Tuesday, August 14, 2018


George Gumikiriza Obyaga is my name.
Alias: Sir_Wootridge
George and Remi at Sipi Falls: #Babishai2018 Festival

I'm a 21 year old Ugandan currently in my 3rd year at Makerere University doing a bachelor's degree in mechanical engineering with a great passion for art and creativity. I like photography but I bleed poetry for it's therapy to the mind.
I started doing poetry around mid 2016 when I joined a group of poets that were organizing a show to fundraise for the cancer patients called "Poetry for Cancer.
If I remember well none of my poems was selected for the show because they weren't good enough. And if you asked me, I would say this was the time I started writing poetry and gave time to every piece I wrote till I was obsessed with it. 
I hardly performed but kept sharing short poems on my Instagram (@sir_wootridge.writes) and sharing them in different WhatsApp groups. Day after day, people kept liking and commenting positively and this gave me the motivation to take it further.
I remember for about a month or two, people kept asking me where I got sir_wootridge's pieces from since they had googled and found nothing about him, till I told them it was me.

2. Process of writing the poem, Hymns of a Broken Symphony.
It took me about a fortnight to place ink on paper since I had been asked by a friend to write about their orphaned friend who was going through a tough time so I had to wait till the mise was ripe. So I kept thinking about my parents and imagined how I would feel if I lost them. 

3. Poetry to me
Poetry is life to me. I literally bleed, think and breathe it. Every time I see something, I'm always thinking on the half empty side of the bottle. Generally I derive depth from small things.

4. 5 year goals
First and foremost I would like to have released a book and create my own poetry firm to mainly help the fellow young writers and mainly the deep poets. Because I've realized most "would be" deep poets end up doing spoken word which they actually aren't good at.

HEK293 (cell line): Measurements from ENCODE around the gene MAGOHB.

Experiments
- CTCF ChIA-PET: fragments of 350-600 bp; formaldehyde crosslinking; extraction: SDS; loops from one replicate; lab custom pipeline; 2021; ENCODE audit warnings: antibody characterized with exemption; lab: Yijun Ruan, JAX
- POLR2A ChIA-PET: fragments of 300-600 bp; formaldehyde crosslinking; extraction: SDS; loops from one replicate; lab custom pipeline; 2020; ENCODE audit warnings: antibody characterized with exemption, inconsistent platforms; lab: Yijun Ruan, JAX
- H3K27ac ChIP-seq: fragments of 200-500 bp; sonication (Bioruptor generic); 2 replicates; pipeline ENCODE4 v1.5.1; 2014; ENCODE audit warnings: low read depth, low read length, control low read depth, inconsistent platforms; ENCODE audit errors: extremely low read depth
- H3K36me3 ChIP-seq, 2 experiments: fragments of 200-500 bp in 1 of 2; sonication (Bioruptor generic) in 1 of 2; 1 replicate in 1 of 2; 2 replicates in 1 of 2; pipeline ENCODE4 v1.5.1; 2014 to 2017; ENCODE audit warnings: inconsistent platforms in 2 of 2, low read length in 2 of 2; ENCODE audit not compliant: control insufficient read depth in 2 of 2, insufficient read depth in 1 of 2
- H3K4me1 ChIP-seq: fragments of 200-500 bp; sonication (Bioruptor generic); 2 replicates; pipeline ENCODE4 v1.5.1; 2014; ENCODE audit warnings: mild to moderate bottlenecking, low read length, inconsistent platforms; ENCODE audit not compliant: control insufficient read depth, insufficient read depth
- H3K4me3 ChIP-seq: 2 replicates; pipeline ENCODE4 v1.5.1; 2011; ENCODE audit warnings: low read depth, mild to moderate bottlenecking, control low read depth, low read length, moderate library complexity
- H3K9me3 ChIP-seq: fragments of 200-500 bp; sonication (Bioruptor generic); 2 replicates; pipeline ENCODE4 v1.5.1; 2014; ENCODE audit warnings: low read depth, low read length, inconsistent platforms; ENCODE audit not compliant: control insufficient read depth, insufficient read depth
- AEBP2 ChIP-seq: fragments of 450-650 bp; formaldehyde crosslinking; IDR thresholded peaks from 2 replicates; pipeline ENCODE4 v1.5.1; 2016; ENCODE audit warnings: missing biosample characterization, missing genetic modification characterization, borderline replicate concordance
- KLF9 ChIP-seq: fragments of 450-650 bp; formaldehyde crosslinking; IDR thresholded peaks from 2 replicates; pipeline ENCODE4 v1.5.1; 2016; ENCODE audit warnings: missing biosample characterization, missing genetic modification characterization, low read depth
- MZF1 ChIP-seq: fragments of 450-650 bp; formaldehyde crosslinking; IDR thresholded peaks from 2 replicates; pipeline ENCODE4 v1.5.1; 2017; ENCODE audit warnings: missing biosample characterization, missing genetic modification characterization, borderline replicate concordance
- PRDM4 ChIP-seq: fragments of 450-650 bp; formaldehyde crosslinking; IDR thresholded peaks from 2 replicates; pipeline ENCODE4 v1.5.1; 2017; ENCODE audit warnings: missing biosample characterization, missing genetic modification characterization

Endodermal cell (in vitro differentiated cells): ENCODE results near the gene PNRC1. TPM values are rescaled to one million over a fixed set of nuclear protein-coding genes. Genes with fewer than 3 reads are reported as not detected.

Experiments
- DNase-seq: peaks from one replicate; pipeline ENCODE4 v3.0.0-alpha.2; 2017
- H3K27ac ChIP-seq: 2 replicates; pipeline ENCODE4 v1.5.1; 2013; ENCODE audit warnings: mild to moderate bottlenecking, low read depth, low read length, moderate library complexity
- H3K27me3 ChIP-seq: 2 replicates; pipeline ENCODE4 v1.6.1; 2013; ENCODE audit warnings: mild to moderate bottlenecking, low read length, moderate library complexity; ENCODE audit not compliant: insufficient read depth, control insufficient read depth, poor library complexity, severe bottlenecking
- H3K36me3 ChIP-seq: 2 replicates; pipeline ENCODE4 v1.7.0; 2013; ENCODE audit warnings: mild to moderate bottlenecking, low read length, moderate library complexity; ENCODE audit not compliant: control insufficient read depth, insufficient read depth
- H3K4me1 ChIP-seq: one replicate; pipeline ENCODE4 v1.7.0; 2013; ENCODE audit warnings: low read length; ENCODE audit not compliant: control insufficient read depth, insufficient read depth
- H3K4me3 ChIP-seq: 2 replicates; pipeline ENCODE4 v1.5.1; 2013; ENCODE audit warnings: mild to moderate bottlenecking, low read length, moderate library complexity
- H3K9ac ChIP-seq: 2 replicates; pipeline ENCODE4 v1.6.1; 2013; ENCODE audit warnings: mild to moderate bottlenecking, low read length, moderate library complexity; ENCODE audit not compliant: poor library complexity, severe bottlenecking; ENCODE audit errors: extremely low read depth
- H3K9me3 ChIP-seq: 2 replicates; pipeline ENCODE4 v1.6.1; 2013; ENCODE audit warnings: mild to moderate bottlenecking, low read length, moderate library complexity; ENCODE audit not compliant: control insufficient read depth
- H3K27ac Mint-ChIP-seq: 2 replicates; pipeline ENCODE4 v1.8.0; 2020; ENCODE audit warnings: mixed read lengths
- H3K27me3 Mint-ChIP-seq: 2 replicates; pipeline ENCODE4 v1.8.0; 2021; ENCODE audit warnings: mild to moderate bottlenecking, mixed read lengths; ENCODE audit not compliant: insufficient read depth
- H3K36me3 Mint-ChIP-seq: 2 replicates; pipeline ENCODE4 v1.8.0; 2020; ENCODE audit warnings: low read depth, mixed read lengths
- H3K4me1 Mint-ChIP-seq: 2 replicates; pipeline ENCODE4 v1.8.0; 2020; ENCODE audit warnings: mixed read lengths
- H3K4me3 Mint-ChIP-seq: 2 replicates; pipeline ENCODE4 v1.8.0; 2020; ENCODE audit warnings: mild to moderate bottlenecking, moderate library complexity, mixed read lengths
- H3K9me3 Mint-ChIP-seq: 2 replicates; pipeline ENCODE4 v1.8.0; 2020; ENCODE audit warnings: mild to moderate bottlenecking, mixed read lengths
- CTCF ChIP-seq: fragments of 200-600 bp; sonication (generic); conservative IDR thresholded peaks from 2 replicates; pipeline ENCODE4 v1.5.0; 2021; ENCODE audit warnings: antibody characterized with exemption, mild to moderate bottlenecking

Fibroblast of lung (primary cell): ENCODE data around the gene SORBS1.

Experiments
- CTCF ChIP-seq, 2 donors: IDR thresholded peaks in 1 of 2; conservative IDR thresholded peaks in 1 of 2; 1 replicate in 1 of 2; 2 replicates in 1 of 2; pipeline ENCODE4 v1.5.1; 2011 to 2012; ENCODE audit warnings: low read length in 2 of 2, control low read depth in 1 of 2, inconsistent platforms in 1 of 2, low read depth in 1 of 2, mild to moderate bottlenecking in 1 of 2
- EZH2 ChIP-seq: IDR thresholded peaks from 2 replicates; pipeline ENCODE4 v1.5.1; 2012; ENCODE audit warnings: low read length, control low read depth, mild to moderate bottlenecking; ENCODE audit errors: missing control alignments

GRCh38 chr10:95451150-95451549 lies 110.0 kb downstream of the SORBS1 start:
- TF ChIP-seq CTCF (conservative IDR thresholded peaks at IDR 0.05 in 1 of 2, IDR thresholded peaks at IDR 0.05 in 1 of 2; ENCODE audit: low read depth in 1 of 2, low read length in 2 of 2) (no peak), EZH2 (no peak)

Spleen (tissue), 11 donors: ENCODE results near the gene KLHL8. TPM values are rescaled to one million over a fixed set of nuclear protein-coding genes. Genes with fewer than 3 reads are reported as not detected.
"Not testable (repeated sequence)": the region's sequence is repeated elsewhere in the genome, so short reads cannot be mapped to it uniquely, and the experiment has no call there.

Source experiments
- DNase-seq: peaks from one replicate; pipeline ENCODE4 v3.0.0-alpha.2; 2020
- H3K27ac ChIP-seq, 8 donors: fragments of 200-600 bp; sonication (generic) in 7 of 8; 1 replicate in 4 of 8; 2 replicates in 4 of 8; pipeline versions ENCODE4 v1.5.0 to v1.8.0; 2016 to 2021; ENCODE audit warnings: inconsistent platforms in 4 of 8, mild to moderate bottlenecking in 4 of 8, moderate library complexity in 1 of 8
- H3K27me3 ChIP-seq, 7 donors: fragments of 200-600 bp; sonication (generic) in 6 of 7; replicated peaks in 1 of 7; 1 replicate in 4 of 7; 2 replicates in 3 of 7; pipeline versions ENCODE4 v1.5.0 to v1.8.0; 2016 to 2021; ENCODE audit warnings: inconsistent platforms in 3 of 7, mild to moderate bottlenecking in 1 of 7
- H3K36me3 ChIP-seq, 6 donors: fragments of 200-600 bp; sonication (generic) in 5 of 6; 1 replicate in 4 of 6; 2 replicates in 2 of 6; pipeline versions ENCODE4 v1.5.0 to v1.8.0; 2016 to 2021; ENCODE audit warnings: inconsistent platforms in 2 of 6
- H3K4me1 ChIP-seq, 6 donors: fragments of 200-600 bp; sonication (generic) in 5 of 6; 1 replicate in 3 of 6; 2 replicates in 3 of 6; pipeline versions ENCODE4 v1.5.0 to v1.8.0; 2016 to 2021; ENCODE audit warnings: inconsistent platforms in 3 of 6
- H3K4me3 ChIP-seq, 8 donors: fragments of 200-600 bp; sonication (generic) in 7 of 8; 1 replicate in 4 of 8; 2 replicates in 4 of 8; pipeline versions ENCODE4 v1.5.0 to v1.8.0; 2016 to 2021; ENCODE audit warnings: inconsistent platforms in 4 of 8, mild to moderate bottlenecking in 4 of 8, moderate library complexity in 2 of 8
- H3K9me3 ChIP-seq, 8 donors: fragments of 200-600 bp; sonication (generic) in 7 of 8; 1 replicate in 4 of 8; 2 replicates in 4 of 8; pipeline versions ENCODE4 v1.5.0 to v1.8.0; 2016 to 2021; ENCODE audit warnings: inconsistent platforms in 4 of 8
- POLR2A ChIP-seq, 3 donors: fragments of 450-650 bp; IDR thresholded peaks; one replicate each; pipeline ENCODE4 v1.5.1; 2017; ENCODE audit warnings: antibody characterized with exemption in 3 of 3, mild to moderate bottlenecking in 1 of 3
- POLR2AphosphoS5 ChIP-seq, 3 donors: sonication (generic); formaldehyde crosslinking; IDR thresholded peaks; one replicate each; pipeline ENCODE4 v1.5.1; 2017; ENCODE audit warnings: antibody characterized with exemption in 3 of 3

So mainly I want to make a difference, become a certified poet and able to perform all over the world.
And mainly I would like to have a standing writes company to help writers all over Easy Africa and keep growing.

5. African Poets I Read:-
Chinua Achebe
Jayson Ntaro

6. Challenges I face:
The fact that I can't survive on poetry alone but need a certain job to cater for my bills. Which means I have to divide my time to cater for the two which I feel is cheating my talent.
Plus not many Ugandan actually understand the art so it's kind of a hard time explaining from scratch.

7. Advice to Literature Teachers:
Literature teachers should get their students more involved in the art, do more original writings than dwelling on the assigned books for a year or term. It's a very big thing what I have in mind for this and my fingers could get tired typing

Monday, August 6, 2018


Marial Awendit, from South Sudan, was declared the winner of the #Babishai2018 Poetry Prize, on Sunday 5 August at Starlight Hotel, Mbale. The winning poem 38 Photographs of Depression, was selected amongst thousands of submissions. The Chief Judge, Prof Rem Raj, also a Babishai board member, acknowledged, on behalf of the Judging team (Alfred Msadala from Malawi and Rehema Nanfuka from Uganda), that his poem was potent, highly imaginative and brimming with originality. The #Babishai2018 award-giving ceremony was held at Starlight Hotel in Mbale, owned by renowned poet and author, Professor Timothy Wangusa.
The winner receives $700 and publication of a chapbook poetry collection.

Marial Awendit, on receiving the news of his win.

In second place was Grace Sharra from Malawi. Unable to attend, she delivered her acceptance speech on phone and said she was still dazed.

Grace Sharra

In third place, from Uganda, was George Gumikiriza. A young poet studying for his degree in Mechanical Engineering at Makerere University, with a passion for art and creativity.

Award-giving ceremony

Guests at Starlight Hotel, Mbale.

The #Babishai2018 Poetry Festival took place from 3-6 August in Kapchorwa, Sipi Falls and Mbale. Organised by the teams of the Babishai Niwe Poetry Foundation and Rhythm City Mbale, Babishai Founder, Beverley Nambozo Nsengiyunva, says that the Babishai Poetry Foundation has grown in extraordinary measures; especially by reaching out to  young poets from Africa, who would possibly have never been discovered or published. This year, the festival drew guests from Botswana, Nigeria, The United States, Rwanda and Uganda.

Poets at Sipi Falls: #Babishai2018 Poetry Festival.

In 2019, Babishai will celebrate ten years of promoting poetry through the annual award, publications and annual festivals. Follow us on Twitter @BNPoetryAward and on Instagram at babishai.